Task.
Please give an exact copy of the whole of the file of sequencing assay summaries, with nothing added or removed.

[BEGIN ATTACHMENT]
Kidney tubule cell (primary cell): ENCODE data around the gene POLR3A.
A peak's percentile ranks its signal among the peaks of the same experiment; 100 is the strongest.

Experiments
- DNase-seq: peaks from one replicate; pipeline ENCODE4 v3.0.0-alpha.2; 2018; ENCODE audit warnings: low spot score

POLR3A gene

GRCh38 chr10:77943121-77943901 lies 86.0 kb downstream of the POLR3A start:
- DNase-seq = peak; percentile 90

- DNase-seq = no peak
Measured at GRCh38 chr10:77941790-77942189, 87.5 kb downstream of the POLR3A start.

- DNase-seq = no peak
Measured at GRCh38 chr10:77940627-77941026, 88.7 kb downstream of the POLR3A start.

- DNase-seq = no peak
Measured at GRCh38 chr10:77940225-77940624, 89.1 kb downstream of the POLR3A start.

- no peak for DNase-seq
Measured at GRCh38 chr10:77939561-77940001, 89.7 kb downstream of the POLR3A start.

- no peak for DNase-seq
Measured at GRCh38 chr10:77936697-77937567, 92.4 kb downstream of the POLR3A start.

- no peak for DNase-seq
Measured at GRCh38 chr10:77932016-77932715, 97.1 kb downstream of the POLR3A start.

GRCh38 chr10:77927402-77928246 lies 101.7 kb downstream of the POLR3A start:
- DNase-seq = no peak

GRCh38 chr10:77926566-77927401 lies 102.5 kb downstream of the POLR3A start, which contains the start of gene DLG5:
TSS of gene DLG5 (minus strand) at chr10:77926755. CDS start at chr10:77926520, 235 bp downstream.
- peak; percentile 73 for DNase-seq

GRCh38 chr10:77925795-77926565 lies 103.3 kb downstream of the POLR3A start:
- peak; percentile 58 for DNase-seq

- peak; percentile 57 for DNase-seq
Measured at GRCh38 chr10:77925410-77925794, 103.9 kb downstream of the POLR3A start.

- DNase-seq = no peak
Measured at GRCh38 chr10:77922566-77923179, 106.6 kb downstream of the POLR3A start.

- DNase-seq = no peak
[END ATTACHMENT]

Kidney tubule cell (primary cell): ENCODE data around the gene POLR3A.
A peak's percentile ranks its signal among the peaks of the same experiment; 100 is the strongest.

Experiments
- DNase-seq: peaks from one replicate; pipeline ENCODE4 v3.0.0-alpha.2; 2018; ENCODE audit warnings: low spot score

POLR3A gene

GRCh38 chr10:77943121-77943901 lies 86.0 kb downstream of the POLR3A start:
- DNase-seq = peak; percentile 90

- DNase-seq = no peak
Measured at GRCh38 chr10:77941790-77942189, 87.5 kb downstream of the POLR3A start.

- DNase-seq = no peak
Measured at GRCh38 chr10:77940627-77941026, 88.7 kb downstream of the POLR3A start.

- DNase-seq = no peak
Measured at GRCh38 chr10:77940225-77940624, 89.1 kb downstream of the POLR3A start.

- no peak for DNase-seq
Measured at GRCh38 chr10:77939561-77940001, 89.7 kb downstream of the POLR3A start.

- no peak for DNase-seq
Measured at GRCh38 chr10:77936697-77937567, 92.4 kb downstream of the POLR3A start.

- no peak for DNase-seq
Measured at GRCh38 chr10:77932016-77932715, 97.1 kb downstream of the POLR3A start.

GRCh38 chr10:77927402-77928246 lies 101.7 kb downstream of the POLR3A start:
- DNase-seq = no peak

GRCh38 chr10:77926566-77927401 lies 102.5 kb downstream of the POLR3A start, which contains the start of gene DLG5:
TSS of gene DLG5 (minus strand) at chr10:77926755. CDS start at chr10:77926520, 235 bp downstream.
- peak; percentile 73 for DNase-seq

GRCh38 chr10:77925795-77926565 lies 103.3 kb downstream of the POLR3A start:
- peak; percentile 58 for DNase-seq

- peak; percentile 57 for DNase-seq
Measured at GRCh38 chr10:77925410-77925794, 103.9 kb downstream of the POLR3A start.

- DNase-seq = no peak
Measured at GRCh38 chr10:77922566-77923179, 106.6 kb downstream of the POLR3A start.

- DNase-seq = no peak